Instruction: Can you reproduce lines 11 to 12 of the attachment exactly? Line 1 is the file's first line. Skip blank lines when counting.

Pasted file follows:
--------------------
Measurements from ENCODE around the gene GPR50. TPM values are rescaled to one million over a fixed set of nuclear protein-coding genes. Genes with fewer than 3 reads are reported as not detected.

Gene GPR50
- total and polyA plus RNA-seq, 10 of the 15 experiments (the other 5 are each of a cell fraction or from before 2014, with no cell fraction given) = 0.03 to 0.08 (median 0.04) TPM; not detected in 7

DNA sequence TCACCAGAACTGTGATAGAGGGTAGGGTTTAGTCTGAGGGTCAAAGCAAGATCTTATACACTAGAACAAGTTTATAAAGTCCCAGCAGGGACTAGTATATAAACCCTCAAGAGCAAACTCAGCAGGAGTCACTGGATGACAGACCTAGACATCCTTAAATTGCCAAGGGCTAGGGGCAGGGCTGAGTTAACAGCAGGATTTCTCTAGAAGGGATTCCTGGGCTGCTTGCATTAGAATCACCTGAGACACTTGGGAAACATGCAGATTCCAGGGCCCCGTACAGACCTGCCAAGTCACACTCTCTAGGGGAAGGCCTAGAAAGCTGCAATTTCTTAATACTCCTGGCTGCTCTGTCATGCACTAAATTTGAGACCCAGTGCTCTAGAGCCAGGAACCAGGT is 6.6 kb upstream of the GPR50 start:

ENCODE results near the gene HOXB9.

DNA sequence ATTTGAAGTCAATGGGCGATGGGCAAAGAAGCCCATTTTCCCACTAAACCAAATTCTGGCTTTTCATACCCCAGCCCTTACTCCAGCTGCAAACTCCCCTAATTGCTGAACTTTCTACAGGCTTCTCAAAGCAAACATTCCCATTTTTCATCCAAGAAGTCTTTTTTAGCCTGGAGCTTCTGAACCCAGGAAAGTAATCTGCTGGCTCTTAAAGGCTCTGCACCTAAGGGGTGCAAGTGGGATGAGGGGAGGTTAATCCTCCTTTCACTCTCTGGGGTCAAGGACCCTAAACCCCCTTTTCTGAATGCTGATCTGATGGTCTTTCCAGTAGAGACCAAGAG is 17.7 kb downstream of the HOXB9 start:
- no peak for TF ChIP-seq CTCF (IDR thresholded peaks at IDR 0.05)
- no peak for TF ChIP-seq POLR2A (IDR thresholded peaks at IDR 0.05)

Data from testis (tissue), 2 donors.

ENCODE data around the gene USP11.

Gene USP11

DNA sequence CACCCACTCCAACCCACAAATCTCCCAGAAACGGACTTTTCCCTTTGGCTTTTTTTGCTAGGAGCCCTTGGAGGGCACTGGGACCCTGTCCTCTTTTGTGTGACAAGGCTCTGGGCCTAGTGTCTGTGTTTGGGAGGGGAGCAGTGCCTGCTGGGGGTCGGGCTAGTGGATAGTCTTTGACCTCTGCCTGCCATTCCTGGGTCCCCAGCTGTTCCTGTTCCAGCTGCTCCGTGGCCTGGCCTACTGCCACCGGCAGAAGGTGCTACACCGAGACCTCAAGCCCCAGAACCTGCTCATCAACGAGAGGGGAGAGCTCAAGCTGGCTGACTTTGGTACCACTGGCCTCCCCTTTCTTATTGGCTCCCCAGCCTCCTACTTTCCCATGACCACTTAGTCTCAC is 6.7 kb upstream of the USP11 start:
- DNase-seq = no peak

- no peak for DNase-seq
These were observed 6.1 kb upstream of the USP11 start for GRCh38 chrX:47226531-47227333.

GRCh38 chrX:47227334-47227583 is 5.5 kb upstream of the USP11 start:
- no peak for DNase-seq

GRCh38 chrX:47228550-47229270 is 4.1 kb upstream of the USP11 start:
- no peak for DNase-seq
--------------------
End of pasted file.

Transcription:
Gene USP11

DNA sequence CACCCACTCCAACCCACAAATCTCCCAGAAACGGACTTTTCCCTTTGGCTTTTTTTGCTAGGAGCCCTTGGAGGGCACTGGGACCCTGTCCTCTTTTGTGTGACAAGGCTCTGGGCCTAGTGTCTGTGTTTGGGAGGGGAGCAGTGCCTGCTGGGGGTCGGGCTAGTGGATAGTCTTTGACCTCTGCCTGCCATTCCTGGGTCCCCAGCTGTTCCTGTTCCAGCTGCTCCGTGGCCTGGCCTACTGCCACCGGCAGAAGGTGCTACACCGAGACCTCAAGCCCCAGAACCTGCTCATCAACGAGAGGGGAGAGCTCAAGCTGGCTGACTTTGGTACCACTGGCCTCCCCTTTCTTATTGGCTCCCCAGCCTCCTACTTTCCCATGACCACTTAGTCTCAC is 6.7 kb upstream of the USP11 start: